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Weekly Driver Recruiting Report – March 9, 2022

The Weekly Report brings you updated data on recruiting metrics including click, search, and spot rates, plus a new story of the week. This week’s story – The DOT has proposed allowing carriers to administer oral drug tests.

New episodes of the Weekly Report premiere every Wednesday at 10 AM CT on our YouTube channel and Talent Intelligence Resource page.

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We provide the Weekly Report in numerous formats every week. Which one is right for you? Watch the latest reports on our Talent Intelligence Resource page or YouTube channel, use our Numbers at a Glance section for quick visual references, download the Weekly Report PDF (available below), read the transcript, or listen to the audio version of March 9, 2022, Weekly Report below.

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Numbers at a Glance

Spot Rates
WOW: Up 0.3¢ per Mile
Spot Rates by Segment
WoW: Dry Van Down 2¢ per Mile
WoW: Refrigerated Down 9¢ per Mile
WoW: Flatbed Up 3¢ per Mile
Load Posting Volume
WOW: Up 1%
Load Volume by Segment
WoW: Dry Van Up 4%
WoW: Refrigerated 1%
WoW: Flatbed Up 4%
Truck Postings
WOW: Up 29%
Truck Driver Searches
WOW: Down 5%
MoM: Up 4%
YoY: Up 3%
Clicks on Truck Driver Postings
WOW: Down 5%
MoM: Down 12%
YoY: Up 35%

March 9, 2022 Driver Recruiting Insights

Would you like to have your own copy of the trucking industry data? All of the information covered in this week’s report for March 9, 2022, is available for your convenience in PDF form below. Click the image to view and download your copy of the Weekly Trucking Insight.

Weekly Report Transcript – March 9, 2022

Hello everyone and welcome to the Weekly Report. For Randall Reilly, I’m Joshua Miller. Don’t forget to like, share, and subscribe for more great driver recruiting content. Content like Digging Deeper, which has a brand-new episode premiering tomorrow. Dave is joined by Seth Becker and Scott Maldonado, two Randall Reilly team members with real-world experience dealing with driver recruiting.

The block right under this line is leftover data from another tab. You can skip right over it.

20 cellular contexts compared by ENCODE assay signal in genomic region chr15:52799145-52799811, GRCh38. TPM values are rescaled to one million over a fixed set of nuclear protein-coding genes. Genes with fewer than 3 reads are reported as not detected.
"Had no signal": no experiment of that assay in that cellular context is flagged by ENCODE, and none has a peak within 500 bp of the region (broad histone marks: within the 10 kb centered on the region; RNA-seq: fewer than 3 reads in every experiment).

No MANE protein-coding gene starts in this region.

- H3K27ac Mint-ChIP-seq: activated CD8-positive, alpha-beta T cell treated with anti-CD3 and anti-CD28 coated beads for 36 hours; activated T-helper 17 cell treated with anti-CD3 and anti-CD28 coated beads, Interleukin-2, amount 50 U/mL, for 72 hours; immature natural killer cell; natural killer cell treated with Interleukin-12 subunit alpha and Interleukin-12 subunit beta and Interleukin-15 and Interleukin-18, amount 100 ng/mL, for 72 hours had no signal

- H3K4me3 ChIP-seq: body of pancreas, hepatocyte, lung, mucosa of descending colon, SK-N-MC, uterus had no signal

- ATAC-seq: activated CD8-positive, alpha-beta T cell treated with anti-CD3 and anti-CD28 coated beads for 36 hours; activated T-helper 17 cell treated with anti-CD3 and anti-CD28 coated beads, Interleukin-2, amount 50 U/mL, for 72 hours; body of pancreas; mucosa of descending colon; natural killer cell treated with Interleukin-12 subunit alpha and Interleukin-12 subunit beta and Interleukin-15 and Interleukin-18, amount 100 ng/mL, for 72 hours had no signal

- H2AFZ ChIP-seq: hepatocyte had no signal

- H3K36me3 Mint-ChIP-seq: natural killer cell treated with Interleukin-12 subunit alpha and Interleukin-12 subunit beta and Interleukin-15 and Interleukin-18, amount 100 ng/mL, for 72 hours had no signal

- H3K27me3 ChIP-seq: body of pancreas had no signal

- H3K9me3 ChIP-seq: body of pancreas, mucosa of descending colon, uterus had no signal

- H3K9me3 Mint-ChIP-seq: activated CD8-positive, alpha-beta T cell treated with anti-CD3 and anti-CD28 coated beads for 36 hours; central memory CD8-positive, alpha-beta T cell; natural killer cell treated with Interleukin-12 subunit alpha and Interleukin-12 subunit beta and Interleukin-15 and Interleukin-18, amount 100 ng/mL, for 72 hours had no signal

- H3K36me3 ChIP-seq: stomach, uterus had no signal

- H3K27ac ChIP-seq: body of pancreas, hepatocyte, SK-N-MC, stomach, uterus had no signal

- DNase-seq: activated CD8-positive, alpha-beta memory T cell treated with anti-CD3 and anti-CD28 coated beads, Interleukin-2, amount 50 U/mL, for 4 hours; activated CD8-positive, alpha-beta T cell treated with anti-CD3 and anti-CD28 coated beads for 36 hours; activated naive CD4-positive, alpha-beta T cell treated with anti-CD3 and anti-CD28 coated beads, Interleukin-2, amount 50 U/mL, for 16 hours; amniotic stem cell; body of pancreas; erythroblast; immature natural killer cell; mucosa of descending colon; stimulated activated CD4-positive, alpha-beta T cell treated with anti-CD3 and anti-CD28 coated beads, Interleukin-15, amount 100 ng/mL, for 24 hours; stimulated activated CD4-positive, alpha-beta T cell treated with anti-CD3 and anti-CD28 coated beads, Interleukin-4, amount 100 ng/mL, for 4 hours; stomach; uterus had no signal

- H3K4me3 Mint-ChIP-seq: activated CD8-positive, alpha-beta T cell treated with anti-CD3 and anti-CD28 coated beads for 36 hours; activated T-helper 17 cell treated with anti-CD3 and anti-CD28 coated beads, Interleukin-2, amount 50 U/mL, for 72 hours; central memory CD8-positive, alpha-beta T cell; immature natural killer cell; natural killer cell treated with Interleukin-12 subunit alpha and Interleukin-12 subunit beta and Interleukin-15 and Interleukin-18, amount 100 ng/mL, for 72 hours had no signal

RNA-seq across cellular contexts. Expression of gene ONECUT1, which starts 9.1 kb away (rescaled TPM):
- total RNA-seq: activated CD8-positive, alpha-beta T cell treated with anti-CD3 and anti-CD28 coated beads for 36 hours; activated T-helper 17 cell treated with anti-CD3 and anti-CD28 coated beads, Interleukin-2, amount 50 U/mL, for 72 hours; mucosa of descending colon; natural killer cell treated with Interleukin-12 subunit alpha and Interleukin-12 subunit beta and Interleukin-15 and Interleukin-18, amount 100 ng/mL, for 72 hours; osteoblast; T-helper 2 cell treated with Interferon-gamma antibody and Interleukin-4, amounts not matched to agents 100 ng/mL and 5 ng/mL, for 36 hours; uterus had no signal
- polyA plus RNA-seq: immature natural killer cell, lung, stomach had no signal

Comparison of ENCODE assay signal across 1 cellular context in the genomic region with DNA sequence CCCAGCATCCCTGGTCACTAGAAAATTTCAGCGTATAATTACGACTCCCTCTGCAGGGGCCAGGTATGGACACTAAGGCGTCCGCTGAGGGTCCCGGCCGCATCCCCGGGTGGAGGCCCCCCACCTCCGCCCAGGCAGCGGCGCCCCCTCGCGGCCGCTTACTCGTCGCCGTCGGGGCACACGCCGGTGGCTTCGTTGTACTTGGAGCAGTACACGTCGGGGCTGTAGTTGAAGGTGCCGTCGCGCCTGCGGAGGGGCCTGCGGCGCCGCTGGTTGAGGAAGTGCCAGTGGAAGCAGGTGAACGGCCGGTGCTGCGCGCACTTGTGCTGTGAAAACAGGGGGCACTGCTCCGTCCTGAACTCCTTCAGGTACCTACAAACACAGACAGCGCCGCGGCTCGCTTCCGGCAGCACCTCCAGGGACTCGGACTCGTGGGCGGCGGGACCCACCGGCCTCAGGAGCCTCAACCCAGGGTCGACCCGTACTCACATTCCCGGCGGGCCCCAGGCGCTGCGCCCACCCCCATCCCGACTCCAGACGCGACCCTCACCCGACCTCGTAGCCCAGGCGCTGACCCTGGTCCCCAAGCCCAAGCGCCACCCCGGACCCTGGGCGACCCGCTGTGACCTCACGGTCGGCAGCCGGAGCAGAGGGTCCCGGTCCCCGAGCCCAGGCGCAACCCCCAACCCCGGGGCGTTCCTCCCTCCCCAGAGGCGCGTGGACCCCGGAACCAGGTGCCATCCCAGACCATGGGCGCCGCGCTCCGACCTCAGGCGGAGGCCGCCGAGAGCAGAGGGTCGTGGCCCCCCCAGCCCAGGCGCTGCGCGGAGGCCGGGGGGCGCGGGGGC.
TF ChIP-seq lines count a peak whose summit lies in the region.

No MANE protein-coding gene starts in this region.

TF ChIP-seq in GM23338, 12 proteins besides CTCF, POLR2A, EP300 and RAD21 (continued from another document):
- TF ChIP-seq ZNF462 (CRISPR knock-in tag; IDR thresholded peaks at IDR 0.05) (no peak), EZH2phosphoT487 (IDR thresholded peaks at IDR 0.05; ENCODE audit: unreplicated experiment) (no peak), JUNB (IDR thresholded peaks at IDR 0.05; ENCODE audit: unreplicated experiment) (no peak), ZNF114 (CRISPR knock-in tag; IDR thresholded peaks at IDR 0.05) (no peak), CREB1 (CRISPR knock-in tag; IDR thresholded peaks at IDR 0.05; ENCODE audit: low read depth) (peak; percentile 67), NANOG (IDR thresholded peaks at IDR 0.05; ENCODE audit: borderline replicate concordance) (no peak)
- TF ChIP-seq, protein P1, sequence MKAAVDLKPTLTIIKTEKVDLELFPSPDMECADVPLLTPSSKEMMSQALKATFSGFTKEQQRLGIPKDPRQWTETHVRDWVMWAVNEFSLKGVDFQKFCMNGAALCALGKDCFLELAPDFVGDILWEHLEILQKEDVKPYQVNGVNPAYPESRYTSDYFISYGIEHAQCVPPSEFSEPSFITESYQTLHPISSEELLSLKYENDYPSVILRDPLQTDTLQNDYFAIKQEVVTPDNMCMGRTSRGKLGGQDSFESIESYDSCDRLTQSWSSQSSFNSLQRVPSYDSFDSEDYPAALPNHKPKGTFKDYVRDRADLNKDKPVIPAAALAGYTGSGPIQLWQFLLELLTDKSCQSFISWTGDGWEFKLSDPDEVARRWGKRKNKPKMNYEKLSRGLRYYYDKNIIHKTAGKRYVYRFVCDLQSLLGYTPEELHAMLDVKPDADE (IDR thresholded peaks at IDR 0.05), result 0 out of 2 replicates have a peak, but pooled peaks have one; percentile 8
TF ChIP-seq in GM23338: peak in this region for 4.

Together they cover the most important part of driver recruiting and talk about how you can set your recruiting team up for success with proper and continual training. Digging Deeper debuts online tomorrow at 2 PM CST and will be followed by a live Q&A session. The episode will be made available on our YouTube channel and website, but that Q&A session is for the premiere attendees ONLY. So, sign up today. I’ll leave a link for you below.

Now on with the report.


Truck driver searches were down 5% WoW and up 4% MoM and 3% YoY. Clicks on driver postings were down 5% WoW and 12% MoM, but up 35% YoY.


Total load volume inched up by 1% WoW with both dry van and flatbed posting increases of 4% WoW. Refrigerated, however, declined by 1% WoW. Last week load volumes dropped in the Midwest by 6%, but rose in all other regions, with the South Central region seeing the largest increase with a 9% gain.

Truck availability shot up for a 29% increase WoW as the overall load-to-truck ratio fell for all segments and resulted in the lowest levels we’ve seen since before the holidays.

Spot rates inched up by 3/10’s of a cent WoW. Overall the spot rates have had a net change of just 1/2¢ over the past four weeks as fuel rates continue to bolster the rates. Rates excluding fuel have declined WoW in all but one week so far in 2022.

Flatbed rates increased by 3¢ while dry van fell by 2¢ and refrigerated dipped by 9¢ per mile WoW.


The DOT has proposed allowing carriers to administer oral fluid drug tests in lieu of the standard urine tests for drivers. The DOT says that allowing for the use of oral fluid testing would grant employers a less intrusive option that is also more economical, and less susceptible to cheating than urine tests.

Oral fluid is collected with a simple swab from the inside of the cheek of an applicant and helps to mitigate any cheating due to the face-to-face nature of the test. On top of that, each test could be anywhere from $10 to $20 cheaper for fleets.

By allowing both urine and oral testing, the DOT hopes to give employers added flexibility to use whatever method is best based upon the situation. Oral fluid testing offers a narrower detection window and could give fleets a better chance at detecting recent drug use, which could be especially useful for post-accident drug tests. Urine tests on the other hand are much better at detecting a pattern of intermittent drug use.

And that does it for this week’s report. Come back and see us next week as we take another look back to help you move forward. And don’t forget to register for that Digging Deeper. It premieres tomorrow afternoon at 2 PM CST. Link below. Until next time, have a great week everybody.